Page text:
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The IDEA was enacted to ensure that all children with disabilities have available to them a free appropriate public education that emphasizes special education and related services designed to meet their unique needs and prepare them for employment and independent living. To achieve this purpose, the federal government provides funds to the states and local agencies to implement IDEA, on the condition that such states and local agencies comply with its requirements, both substantive and procedural. The Supreme Court, however, has held that under IDEA, Congress intended to provide a satisfactory level of educational opportunity, not the best education that money could buy.

The primary substantive guarantee of IDEA is the provision of a free appropriate, (“meaningful”) public education, or FAPE, to children with disabilities. States and local agencies provide FAPE by designing and implementing IEPs for disabled children. The IDEA also contains several procedural guarantees. If the parents of a disabled child disagree with the IEP proposed by the state or local authority, they may convene an impartial due process hearing to resolve their complaints. If any of the parties to the due process hearing are aggrieved by the result of that hearing, the IDEA authorizes the institution of a civil action in federal court to challenge the findings and decision made in the hearing.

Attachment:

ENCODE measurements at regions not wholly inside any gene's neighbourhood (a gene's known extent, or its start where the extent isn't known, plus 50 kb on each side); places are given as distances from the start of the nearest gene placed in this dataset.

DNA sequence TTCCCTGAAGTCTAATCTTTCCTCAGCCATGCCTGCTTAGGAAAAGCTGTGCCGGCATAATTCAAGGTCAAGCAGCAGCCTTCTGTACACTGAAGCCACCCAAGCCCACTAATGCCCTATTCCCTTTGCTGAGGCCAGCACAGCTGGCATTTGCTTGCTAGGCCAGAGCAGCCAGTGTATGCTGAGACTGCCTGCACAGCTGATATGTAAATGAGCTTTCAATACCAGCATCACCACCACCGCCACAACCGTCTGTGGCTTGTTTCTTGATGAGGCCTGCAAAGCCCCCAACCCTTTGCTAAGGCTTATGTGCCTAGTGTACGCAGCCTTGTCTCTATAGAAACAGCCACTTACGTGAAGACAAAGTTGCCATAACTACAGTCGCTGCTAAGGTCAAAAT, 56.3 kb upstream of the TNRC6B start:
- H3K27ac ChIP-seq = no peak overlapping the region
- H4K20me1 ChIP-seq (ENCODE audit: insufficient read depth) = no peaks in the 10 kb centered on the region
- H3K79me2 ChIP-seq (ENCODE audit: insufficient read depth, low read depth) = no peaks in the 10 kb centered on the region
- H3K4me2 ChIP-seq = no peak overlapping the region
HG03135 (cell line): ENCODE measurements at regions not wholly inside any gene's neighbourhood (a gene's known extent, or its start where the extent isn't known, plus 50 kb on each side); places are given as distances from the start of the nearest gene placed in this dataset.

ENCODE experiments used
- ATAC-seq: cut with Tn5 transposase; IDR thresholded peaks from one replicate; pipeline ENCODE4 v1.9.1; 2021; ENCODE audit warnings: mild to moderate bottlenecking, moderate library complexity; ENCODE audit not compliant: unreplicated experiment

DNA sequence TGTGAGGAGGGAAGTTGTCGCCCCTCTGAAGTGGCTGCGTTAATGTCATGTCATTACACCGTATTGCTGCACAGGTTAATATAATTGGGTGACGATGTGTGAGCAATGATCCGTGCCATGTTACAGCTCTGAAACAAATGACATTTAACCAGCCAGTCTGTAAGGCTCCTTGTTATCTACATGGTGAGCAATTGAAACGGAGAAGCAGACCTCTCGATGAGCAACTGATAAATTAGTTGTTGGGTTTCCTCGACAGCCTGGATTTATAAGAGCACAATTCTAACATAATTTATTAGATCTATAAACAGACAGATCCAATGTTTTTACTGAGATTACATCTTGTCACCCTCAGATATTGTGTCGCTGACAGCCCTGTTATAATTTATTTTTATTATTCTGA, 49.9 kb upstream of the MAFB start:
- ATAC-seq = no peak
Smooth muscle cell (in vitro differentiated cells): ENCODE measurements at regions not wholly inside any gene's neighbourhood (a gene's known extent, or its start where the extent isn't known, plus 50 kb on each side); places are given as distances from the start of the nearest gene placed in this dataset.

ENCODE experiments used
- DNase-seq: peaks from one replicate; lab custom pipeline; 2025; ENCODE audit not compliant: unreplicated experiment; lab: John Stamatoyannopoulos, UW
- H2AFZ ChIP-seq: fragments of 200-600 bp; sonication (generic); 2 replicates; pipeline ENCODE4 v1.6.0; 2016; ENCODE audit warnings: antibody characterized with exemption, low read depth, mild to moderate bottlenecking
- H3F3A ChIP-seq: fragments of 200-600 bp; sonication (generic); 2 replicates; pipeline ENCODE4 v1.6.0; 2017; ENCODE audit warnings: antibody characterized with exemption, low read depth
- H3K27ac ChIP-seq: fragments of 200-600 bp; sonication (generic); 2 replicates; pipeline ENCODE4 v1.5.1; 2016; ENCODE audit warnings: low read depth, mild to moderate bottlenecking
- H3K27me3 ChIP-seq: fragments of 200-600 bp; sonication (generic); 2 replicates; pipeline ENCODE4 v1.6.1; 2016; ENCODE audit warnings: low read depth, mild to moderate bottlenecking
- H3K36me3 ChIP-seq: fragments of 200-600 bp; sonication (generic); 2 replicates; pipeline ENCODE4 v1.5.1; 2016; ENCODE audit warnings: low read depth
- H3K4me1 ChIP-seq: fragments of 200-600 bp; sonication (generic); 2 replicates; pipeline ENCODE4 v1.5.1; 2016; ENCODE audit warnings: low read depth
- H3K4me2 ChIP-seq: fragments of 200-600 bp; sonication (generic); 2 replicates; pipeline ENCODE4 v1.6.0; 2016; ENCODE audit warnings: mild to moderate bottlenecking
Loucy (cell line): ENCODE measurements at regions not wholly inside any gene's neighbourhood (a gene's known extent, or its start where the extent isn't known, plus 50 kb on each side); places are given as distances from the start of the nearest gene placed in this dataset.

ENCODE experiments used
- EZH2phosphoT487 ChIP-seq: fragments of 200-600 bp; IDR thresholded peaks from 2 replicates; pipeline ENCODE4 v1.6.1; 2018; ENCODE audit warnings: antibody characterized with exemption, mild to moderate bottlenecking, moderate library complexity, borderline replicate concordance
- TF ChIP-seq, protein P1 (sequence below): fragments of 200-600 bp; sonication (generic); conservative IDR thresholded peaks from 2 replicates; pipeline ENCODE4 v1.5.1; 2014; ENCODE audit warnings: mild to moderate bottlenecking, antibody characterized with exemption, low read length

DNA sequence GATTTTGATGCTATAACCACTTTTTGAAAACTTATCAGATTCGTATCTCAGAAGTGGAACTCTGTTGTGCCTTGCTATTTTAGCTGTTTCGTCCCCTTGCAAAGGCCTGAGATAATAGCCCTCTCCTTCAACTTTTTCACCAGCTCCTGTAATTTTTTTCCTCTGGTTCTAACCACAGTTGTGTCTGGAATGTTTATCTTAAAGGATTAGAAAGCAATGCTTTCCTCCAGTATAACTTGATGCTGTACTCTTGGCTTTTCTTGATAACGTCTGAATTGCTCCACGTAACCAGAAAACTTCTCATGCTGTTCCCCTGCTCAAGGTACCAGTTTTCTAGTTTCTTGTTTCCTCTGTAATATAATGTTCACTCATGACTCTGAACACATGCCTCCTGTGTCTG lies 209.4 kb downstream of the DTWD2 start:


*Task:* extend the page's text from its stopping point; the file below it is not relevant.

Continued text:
In addition to IDEA’s requirement that the state provide each student with some educational benefit, the student must be placed in the least restrictive environment to achieve the FAPE. The disabled child is to participate in the same activities as non-disabled children to the maximum extent appropriate.

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